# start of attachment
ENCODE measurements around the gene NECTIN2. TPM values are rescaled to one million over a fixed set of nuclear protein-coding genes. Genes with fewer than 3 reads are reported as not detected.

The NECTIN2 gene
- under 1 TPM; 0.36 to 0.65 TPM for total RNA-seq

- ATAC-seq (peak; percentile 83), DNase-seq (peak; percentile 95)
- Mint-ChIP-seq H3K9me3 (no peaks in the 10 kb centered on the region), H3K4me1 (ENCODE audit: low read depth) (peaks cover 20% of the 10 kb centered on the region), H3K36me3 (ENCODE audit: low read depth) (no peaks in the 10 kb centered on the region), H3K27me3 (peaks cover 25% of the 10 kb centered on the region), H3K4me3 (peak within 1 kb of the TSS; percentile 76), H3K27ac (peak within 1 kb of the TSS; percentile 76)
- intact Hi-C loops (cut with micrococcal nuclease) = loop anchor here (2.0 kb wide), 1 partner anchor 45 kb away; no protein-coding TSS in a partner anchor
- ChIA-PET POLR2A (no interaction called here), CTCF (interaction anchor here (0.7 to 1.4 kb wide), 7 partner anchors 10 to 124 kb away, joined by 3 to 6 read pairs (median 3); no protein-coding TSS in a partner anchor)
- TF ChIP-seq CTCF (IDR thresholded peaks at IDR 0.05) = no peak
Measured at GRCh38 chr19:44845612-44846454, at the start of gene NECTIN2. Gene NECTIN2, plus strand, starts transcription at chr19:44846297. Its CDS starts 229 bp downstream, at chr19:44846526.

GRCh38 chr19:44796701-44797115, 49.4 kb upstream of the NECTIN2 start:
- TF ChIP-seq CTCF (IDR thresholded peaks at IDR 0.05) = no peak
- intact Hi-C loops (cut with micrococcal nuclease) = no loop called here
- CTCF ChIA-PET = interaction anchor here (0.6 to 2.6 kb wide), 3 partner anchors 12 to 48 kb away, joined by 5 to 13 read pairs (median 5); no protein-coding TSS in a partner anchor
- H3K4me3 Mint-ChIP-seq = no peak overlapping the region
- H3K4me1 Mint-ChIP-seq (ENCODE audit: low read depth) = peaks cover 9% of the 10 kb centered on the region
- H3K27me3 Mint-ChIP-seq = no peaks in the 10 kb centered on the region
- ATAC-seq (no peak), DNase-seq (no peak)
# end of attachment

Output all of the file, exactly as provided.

ENCODE measurements around the gene NECTIN2. TPM values are rescaled to one million over a fixed set of nuclear protein-coding genes. Genes with fewer than 3 reads are reported as not detected.

The NECTIN2 gene
- under 1 TPM; 0.36 to 0.65 TPM for total RNA-seq

- ATAC-seq (peak; percentile 83), DNase-seq (peak; percentile 95)
- Mint-ChIP-seq H3K9me3 (no peaks in the 10 kb centered on the region), H3K4me1 (ENCODE audit: low read depth) (peaks cover 20% of the 10 kb centered on the region), H3K36me3 (ENCODE audit: low read depth) (no peaks in the 10 kb centered on the region), H3K27me3 (peaks cover 25% of the 10 kb centered on the region), H3K4me3 (peak within 1 kb of the TSS; percentile 76), H3K27ac (peak within 1 kb of the TSS; percentile 76)
- intact Hi-C loops (cut with micrococcal nuclease) = loop anchor here (2.0 kb wide), 1 partner anchor 45 kb away; no protein-coding TSS in a partner anchor
- ChIA-PET POLR2A (no interaction called here), CTCF (interaction anchor here (0.7 to 1.4 kb wide), 7 partner anchors 10 to 124 kb away, joined by 3 to 6 read pairs (median 3); no protein-coding TSS in a partner anchor)
- TF ChIP-seq CTCF (IDR thresholded peaks at IDR 0.05) = no peak
Measured at GRCh38 chr19:44845612-44846454, at the start of gene NECTIN2. Gene NECTIN2, plus strand, starts transcription at chr19:44846297. Its CDS starts 229 bp downstream, at chr19:44846526.

GRCh38 chr19:44796701-44797115, 49.4 kb upstream of the NECTIN2 start:
- TF ChIP-seq CTCF (IDR thresholded peaks at IDR 0.05) = no peak
- intact Hi-C loops (cut with micrococcal nuclease) = no loop called here
- CTCF ChIA-PET = interaction anchor here (0.6 to 2.6 kb wide), 3 partner anchors 12 to 48 kb away, joined by 5 to 13 read pairs (median 5); no protein-coding TSS in a partner anchor
- H3K4me3 Mint-ChIP-seq = no peak overlapping the region
- H3K4me1 Mint-ChIP-seq (ENCODE audit: low read depth) = peaks cover 9% of the 10 kb centered on the region
- H3K27me3 Mint-ChIP-seq = no peaks in the 10 kb centered on the region
- ATAC-seq (no peak), DNase-seq (no peak)